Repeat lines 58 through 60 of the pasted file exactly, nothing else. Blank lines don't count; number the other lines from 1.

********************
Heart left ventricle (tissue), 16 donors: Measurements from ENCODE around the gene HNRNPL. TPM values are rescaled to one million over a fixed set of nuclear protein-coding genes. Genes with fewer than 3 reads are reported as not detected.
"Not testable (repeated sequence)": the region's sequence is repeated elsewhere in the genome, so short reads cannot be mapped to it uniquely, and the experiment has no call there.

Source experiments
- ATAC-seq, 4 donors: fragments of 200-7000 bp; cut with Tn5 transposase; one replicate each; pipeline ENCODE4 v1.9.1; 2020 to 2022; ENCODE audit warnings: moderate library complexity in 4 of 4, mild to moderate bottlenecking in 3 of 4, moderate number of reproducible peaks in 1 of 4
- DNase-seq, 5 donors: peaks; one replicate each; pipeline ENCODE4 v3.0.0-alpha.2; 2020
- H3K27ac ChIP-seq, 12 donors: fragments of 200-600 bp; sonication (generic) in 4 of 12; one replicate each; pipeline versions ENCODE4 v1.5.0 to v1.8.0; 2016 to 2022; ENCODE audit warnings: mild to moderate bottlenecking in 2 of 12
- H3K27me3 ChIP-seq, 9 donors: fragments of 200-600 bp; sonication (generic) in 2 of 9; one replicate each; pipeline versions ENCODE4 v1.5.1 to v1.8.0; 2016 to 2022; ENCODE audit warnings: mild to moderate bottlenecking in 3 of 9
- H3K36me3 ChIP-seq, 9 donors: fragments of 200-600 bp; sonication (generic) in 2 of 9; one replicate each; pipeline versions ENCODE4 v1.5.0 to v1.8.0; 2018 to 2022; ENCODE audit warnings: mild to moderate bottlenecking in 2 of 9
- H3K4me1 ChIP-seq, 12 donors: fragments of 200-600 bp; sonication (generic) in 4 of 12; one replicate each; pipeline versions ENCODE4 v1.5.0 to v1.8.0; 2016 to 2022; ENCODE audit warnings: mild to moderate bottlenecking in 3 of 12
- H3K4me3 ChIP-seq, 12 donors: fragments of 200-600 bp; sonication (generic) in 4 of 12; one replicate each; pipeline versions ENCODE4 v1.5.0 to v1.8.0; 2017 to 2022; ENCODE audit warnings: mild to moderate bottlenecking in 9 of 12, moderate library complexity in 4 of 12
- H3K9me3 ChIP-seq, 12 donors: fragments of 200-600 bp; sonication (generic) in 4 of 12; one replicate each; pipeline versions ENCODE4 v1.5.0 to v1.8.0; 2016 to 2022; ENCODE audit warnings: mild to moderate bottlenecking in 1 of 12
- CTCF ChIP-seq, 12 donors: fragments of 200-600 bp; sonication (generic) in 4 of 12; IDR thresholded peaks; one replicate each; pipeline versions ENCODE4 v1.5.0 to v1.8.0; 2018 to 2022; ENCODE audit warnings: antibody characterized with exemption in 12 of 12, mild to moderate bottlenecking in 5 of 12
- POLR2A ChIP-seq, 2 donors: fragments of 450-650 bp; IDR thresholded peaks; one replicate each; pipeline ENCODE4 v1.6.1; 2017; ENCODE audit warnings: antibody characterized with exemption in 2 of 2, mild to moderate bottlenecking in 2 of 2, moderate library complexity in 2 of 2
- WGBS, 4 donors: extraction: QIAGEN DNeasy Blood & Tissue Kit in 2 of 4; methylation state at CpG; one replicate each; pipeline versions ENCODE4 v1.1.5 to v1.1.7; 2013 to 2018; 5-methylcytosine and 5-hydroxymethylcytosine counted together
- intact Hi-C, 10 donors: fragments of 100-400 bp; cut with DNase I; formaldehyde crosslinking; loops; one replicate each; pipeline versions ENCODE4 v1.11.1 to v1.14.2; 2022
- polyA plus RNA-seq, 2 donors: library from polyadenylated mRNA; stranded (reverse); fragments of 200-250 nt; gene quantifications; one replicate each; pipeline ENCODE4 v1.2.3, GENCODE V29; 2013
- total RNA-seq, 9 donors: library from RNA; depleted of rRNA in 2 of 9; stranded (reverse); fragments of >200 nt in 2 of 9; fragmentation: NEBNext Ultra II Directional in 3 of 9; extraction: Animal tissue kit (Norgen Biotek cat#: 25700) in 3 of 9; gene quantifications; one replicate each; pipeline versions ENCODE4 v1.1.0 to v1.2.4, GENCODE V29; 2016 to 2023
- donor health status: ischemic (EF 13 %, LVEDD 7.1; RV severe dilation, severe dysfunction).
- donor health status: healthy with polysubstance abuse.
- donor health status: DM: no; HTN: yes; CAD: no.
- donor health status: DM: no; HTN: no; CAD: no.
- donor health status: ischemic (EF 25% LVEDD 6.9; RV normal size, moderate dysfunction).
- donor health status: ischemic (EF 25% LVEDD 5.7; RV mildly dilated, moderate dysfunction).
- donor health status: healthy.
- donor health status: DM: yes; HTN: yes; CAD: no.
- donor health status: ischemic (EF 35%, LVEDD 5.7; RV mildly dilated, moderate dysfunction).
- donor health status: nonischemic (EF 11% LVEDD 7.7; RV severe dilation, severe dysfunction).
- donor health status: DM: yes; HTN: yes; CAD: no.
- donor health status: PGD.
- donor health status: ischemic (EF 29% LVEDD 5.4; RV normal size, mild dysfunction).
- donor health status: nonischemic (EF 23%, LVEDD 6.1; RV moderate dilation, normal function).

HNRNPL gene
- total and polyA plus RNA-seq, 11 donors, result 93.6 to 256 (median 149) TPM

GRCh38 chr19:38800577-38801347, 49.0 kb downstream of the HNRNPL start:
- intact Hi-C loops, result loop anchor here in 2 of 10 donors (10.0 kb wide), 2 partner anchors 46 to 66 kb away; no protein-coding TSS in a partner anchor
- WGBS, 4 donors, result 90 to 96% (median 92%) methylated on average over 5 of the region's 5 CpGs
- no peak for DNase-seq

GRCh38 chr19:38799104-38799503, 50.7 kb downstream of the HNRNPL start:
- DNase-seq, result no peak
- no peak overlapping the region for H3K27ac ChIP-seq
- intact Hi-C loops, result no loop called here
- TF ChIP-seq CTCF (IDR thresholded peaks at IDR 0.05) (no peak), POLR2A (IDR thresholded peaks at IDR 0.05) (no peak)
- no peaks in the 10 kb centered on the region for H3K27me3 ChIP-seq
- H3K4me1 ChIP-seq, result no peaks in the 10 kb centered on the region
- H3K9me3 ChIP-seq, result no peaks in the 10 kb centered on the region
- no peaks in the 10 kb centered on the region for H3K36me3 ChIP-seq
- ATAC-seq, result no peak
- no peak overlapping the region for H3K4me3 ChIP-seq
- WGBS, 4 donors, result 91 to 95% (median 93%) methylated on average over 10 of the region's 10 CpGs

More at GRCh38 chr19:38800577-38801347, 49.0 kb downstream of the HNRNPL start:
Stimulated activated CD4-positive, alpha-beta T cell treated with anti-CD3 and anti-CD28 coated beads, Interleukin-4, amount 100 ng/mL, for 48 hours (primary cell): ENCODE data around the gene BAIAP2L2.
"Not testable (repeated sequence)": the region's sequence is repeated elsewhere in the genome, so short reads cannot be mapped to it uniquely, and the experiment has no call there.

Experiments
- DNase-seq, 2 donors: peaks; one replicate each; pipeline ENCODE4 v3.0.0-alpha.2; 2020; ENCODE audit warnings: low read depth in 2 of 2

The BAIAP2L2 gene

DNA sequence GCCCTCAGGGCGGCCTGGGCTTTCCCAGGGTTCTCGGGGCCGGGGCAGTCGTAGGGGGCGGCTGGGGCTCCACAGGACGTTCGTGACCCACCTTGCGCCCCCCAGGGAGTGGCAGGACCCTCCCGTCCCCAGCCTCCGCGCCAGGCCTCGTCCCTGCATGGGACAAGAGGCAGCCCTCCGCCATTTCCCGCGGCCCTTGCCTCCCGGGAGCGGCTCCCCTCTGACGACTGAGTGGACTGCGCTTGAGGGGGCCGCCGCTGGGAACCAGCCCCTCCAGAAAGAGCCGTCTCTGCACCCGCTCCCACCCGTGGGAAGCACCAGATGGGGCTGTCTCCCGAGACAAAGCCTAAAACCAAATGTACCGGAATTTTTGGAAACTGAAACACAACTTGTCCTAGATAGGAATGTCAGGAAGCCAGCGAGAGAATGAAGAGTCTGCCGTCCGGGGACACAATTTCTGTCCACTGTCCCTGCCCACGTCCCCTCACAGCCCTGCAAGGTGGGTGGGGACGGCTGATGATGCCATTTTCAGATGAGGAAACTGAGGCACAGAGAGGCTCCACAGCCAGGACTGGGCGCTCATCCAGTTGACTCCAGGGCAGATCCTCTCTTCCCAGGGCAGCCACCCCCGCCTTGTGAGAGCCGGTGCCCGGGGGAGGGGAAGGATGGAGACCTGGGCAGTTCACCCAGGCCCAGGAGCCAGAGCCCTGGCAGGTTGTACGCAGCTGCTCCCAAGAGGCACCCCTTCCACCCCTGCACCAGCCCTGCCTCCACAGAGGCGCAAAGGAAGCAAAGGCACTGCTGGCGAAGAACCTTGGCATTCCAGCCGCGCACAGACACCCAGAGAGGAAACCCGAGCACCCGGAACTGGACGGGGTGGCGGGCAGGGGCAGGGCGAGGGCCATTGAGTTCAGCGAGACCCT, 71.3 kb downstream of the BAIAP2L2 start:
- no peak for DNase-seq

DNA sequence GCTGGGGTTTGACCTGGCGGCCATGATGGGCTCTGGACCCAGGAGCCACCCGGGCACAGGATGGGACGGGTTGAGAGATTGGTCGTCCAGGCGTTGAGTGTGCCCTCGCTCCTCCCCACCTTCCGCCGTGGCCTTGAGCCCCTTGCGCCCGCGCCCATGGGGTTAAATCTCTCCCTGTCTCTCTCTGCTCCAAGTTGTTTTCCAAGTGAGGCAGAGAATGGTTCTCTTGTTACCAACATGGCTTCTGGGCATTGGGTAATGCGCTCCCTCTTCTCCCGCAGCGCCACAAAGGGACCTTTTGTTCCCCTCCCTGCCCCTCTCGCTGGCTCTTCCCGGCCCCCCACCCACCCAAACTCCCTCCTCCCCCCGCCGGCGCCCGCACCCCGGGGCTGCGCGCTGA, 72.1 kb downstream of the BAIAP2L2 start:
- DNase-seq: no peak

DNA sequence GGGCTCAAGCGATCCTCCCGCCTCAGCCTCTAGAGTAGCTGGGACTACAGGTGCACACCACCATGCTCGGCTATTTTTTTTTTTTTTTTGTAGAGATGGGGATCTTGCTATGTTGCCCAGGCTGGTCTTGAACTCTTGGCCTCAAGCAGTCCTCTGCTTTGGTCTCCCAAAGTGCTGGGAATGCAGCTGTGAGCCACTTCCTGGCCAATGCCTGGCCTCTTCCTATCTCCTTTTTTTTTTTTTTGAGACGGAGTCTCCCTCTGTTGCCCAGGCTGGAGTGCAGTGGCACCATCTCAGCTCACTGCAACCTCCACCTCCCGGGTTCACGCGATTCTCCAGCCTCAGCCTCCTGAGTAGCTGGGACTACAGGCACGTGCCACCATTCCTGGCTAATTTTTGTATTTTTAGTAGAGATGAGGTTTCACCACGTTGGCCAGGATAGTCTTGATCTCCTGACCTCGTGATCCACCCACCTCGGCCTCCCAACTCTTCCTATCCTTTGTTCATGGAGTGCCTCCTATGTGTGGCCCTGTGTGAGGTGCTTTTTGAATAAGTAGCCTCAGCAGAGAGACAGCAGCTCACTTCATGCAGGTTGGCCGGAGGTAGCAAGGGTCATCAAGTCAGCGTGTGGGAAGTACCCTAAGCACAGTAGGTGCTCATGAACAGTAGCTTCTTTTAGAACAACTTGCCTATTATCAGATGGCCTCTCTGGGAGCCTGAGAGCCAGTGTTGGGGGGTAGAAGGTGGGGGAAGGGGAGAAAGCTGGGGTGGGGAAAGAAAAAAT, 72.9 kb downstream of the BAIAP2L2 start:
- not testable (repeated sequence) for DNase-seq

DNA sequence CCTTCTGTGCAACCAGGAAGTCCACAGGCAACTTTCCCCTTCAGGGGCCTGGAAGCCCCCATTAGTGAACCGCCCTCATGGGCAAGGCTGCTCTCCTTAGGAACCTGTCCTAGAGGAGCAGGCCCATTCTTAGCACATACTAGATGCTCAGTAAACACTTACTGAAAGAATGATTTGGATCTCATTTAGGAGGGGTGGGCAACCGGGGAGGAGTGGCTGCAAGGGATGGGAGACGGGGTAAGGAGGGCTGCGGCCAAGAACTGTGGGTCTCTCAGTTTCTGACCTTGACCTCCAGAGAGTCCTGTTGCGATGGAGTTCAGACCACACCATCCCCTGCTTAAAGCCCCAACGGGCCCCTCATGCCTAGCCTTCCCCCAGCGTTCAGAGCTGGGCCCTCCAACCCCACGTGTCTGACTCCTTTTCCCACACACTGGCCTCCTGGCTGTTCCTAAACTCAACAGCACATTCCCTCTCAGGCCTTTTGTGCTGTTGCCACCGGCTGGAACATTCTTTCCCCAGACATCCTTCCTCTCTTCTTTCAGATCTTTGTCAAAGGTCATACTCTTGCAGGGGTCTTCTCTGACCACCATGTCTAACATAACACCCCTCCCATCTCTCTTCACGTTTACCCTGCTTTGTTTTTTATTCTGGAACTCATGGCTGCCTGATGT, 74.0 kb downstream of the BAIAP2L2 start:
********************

DNA sequence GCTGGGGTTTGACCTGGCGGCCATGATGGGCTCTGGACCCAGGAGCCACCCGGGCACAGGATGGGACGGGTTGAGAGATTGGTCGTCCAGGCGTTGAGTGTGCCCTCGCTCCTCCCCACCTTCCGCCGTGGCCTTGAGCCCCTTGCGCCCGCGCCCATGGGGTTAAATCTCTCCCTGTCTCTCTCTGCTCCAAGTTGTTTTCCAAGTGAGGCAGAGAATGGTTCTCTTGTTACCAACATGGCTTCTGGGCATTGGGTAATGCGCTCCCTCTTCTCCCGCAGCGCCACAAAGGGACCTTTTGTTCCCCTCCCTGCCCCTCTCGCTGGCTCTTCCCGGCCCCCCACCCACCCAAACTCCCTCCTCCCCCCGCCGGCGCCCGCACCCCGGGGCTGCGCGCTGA, 72.1 kb downstream of the BAIAP2L2 start:
- DNase-seq: no peak

DNA sequence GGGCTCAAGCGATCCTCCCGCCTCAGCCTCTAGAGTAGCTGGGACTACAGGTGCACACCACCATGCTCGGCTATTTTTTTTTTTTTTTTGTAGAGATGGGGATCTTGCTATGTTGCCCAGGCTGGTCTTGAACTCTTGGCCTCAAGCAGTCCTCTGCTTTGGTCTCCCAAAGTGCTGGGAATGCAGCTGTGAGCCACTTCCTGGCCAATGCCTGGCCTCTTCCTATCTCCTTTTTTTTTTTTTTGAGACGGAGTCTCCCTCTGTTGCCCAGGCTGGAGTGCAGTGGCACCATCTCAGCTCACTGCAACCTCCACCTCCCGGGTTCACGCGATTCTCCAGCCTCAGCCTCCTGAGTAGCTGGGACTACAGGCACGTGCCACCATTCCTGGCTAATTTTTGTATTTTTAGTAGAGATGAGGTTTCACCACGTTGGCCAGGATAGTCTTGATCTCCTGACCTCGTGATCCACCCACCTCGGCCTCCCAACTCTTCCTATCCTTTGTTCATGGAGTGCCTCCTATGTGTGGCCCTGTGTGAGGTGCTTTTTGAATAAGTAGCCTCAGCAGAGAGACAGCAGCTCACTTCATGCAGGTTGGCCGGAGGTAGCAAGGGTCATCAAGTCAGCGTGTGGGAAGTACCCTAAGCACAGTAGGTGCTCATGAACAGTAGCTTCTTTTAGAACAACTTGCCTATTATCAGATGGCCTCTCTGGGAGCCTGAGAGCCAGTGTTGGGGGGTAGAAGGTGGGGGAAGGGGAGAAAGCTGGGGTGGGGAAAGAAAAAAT, 72.9 kb downstream of the BAIAP2L2 start: